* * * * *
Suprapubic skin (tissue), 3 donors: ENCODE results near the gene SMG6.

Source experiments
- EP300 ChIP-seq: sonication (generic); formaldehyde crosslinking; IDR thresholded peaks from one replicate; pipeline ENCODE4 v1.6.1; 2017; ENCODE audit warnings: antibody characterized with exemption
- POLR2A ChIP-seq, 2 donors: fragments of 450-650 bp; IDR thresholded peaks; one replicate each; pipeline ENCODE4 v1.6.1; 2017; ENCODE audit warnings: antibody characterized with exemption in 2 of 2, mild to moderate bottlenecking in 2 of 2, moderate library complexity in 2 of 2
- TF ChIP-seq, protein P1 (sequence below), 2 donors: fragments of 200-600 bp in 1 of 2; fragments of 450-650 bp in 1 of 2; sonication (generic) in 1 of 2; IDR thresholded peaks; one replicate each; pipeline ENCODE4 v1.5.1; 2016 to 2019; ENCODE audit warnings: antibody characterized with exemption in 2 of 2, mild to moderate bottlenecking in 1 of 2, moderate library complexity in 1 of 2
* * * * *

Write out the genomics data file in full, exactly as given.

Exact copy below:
Suprapubic skin (tissue), 3 donors: ENCODE results near the gene SMG6.

Source experiments
- EP300 ChIP-seq: sonication (generic); formaldehyde crosslinking; IDR thresholded peaks from one replicate; pipeline ENCODE4 v1.6.1; 2017; ENCODE audit warnings: antibody characterized with exemption
- POLR2A ChIP-seq, 2 donors: fragments of 450-650 bp; IDR thresholded peaks; one replicate each; pipeline ENCODE4 v1.6.1; 2017; ENCODE audit warnings: antibody characterized with exemption in 2 of 2, mild to moderate bottlenecking in 2 of 2, moderate library complexity in 2 of 2
- TF ChIP-seq, protein P1 (sequence below), 2 donors: fragments of 200-600 bp in 1 of 2; fragments of 450-650 bp in 1 of 2; sonication (generic) in 1 of 2; IDR thresholded peaks; one replicate each; pipeline ENCODE4 v1.5.1; 2016 to 2019; ENCODE audit warnings: antibody characterized with exemption in 2 of 2, mild to moderate bottlenecking in 1 of 2, moderate library complexity in 1 of 2